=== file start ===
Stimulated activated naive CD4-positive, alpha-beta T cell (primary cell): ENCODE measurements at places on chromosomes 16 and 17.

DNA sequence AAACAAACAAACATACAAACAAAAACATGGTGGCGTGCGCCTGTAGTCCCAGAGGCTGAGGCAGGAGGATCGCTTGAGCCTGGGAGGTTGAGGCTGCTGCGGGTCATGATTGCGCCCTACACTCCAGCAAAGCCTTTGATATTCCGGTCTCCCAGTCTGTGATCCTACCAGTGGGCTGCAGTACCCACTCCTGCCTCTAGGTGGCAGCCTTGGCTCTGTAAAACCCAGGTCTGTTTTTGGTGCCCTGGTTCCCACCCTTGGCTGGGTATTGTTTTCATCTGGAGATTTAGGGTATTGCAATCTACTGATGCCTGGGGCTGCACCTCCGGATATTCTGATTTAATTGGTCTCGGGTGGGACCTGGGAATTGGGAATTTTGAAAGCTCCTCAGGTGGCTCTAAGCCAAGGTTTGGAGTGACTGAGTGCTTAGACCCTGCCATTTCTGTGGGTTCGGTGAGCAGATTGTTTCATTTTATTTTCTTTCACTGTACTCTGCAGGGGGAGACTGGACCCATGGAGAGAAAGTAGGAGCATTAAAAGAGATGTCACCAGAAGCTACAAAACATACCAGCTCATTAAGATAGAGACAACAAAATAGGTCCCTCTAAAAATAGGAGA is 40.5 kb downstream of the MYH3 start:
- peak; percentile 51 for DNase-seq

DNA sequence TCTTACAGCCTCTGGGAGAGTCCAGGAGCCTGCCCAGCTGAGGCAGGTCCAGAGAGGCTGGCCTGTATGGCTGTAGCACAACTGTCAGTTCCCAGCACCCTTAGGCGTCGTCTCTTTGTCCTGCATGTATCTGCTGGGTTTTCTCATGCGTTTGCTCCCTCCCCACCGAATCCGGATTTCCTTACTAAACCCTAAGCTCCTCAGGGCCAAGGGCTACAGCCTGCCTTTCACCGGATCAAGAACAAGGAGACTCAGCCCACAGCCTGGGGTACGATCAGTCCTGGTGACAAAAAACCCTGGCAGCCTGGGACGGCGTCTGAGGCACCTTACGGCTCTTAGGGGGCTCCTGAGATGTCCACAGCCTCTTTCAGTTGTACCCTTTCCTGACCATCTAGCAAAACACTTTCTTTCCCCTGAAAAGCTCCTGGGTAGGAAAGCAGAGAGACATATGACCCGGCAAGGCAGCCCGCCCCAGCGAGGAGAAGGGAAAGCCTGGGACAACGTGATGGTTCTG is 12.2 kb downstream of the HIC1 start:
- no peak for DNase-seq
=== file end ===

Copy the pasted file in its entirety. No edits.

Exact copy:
Stimulated activated naive CD4-positive, alpha-beta T cell (primary cell): ENCODE measurements at places on chromosomes 16 and 17.

DNA sequence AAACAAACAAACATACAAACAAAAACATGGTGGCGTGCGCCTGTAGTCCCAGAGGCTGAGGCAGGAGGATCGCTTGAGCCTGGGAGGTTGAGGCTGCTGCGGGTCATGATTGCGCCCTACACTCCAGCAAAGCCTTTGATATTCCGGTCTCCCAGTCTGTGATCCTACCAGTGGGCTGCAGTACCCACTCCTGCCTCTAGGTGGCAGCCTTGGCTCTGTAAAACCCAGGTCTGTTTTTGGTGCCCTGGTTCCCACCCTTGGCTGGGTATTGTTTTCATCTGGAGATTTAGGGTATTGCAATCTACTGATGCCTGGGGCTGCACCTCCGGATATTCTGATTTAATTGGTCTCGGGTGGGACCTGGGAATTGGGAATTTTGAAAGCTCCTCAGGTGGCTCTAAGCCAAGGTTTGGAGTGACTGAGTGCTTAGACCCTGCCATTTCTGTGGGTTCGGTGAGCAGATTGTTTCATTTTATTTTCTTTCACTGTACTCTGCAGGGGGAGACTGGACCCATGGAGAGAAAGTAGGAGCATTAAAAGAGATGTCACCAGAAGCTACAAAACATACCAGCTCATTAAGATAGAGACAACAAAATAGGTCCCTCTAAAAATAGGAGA is 40.5 kb downstream of the MYH3 start:
- peak; percentile 51 for DNase-seq

DNA sequence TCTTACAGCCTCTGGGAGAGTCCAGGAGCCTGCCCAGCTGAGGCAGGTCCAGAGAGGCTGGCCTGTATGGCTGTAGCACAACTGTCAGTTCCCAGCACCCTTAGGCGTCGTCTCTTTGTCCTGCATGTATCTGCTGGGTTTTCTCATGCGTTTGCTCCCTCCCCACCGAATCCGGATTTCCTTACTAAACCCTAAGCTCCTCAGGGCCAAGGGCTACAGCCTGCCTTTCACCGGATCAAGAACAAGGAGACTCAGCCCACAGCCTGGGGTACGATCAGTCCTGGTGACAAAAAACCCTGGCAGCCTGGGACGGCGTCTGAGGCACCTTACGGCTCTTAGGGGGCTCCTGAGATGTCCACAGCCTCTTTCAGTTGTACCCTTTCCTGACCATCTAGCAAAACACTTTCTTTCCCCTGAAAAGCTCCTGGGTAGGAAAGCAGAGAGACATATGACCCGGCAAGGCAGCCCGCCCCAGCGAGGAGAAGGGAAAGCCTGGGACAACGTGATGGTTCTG is 12.2 kb downstream of the HIC1 start:
- no peak for DNase-seq